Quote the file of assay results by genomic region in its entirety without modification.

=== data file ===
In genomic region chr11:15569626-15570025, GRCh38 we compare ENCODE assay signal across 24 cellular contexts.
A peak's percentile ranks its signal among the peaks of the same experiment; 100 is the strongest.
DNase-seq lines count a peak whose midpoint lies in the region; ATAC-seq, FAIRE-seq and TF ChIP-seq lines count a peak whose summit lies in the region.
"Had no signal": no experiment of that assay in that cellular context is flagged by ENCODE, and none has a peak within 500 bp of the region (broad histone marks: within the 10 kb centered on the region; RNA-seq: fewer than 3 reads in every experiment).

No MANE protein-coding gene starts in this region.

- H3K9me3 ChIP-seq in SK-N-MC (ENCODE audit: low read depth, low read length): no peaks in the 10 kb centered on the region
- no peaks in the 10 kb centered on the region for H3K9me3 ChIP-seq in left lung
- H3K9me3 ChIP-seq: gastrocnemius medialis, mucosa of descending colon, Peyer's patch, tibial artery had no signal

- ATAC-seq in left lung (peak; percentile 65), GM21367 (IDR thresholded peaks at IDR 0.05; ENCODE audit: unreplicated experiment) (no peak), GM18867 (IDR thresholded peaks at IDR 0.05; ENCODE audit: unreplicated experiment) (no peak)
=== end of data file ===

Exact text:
In genomic region chr11:15569626-15570025, GRCh38 we compare ENCODE assay signal across 24 cellular contexts.
A peak's percentile ranks its signal among the peaks of the same experiment; 100 is the strongest.
DNase-seq lines count a peak whose midpoint lies in the region; ATAC-seq, FAIRE-seq and TF ChIP-seq lines count a peak whose summit lies in the region.
"Had no signal": no experiment of that assay in that cellular context is flagged by ENCODE, and none has a peak within 500 bp of the region (broad histone marks: within the 10 kb centered on the region; RNA-seq: fewer than 3 reads in every experiment).

No MANE protein-coding gene starts in this region.

- H3K9me3 ChIP-seq in SK-N-MC (ENCODE audit: low read depth, low read length): no peaks in the 10 kb centered on the region
- no peaks in the 10 kb centered on the region for H3K9me3 ChIP-seq in left lung
- H3K9me3 ChIP-seq: gastrocnemius medialis, mucosa of descending colon, Peyer's patch, tibial artery had no signal

- ATAC-seq in left lung (peak; percentile 65), GM21367 (IDR thresholded peaks at IDR 0.05; ENCODE audit: unreplicated experiment) (no peak), GM18867 (IDR thresholded peaks at IDR 0.05; ENCODE audit: unreplicated experiment) (no peak)